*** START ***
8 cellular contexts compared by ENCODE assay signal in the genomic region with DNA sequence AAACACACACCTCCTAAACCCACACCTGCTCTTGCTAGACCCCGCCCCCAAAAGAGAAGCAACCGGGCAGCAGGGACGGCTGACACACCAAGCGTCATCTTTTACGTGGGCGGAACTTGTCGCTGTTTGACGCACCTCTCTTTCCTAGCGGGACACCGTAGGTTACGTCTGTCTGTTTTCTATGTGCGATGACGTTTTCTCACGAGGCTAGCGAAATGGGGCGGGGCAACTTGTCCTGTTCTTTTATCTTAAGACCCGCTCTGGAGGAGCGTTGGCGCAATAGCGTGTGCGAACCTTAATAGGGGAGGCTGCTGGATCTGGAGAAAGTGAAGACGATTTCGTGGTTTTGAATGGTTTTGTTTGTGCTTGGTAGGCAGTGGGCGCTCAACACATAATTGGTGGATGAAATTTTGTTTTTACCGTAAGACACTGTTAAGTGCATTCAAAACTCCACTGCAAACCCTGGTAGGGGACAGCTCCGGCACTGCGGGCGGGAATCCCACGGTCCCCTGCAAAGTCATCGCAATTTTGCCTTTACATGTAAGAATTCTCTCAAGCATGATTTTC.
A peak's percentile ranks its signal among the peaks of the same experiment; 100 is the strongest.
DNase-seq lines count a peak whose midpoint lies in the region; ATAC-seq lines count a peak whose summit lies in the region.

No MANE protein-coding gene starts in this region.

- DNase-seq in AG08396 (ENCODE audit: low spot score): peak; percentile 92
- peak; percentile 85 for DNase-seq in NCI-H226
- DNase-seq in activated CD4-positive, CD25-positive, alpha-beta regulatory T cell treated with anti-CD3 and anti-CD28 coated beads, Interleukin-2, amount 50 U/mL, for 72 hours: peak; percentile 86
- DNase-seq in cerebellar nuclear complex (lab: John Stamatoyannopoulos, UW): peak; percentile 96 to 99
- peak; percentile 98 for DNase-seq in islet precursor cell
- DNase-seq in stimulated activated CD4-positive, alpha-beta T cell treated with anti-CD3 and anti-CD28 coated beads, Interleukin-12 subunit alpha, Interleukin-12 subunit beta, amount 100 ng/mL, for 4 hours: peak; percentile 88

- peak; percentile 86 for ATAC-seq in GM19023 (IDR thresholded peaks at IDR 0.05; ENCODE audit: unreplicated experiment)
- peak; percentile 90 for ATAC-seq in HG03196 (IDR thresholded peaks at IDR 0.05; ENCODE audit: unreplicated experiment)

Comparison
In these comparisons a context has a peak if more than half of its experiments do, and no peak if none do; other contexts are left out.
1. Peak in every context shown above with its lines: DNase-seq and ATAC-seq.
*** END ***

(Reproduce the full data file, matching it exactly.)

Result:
8 cellular contexts compared by ENCODE assay signal in the genomic region with DNA sequence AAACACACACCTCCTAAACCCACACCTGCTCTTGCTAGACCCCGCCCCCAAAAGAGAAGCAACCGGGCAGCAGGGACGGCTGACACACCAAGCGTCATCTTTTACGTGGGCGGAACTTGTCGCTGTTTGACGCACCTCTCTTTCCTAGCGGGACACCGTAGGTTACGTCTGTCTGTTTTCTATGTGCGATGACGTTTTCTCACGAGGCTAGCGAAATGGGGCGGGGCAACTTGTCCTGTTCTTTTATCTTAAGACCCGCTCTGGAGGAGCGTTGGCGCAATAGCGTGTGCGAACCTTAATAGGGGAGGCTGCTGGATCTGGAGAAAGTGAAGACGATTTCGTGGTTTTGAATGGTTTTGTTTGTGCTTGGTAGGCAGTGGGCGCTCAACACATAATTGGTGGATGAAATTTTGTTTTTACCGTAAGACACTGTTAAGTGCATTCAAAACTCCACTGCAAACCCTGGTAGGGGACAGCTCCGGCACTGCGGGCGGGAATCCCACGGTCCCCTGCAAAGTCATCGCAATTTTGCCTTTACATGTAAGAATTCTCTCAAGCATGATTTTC.
A peak's percentile ranks its signal among the peaks of the same experiment; 100 is the strongest.
DNase-seq lines count a peak whose midpoint lies in the region; ATAC-seq lines count a peak whose summit lies in the region.

No MANE protein-coding gene starts in this region.

- DNase-seq in AG08396 (ENCODE audit: low spot score): peak; percentile 92
- peak; percentile 85 for DNase-seq in NCI-H226
- DNase-seq in activated CD4-positive, CD25-positive, alpha-beta regulatory T cell treated with anti-CD3 and anti-CD28 coated beads, Interleukin-2, amount 50 U/mL, for 72 hours: peak; percentile 86
- DNase-seq in cerebellar nuclear complex (lab: John Stamatoyannopoulos, UW): peak; percentile 96 to 99
- peak; percentile 98 for DNase-seq in islet precursor cell
- DNase-seq in stimulated activated CD4-positive, alpha-beta T cell treated with anti-CD3 and anti-CD28 coated beads, Interleukin-12 subunit alpha, Interleukin-12 subunit beta, amount 100 ng/mL, for 4 hours: peak; percentile 88

- peak; percentile 86 for ATAC-seq in GM19023 (IDR thresholded peaks at IDR 0.05; ENCODE audit: unreplicated experiment)
- peak; percentile 90 for ATAC-seq in HG03196 (IDR thresholded peaks at IDR 0.05; ENCODE audit: unreplicated experiment)

Comparison
In these comparisons a context has a peak if more than half of its experiments do, and no peak if none do; other contexts are left out.
1. Peak in every context shown above with its lines: DNase-seq and ATAC-seq.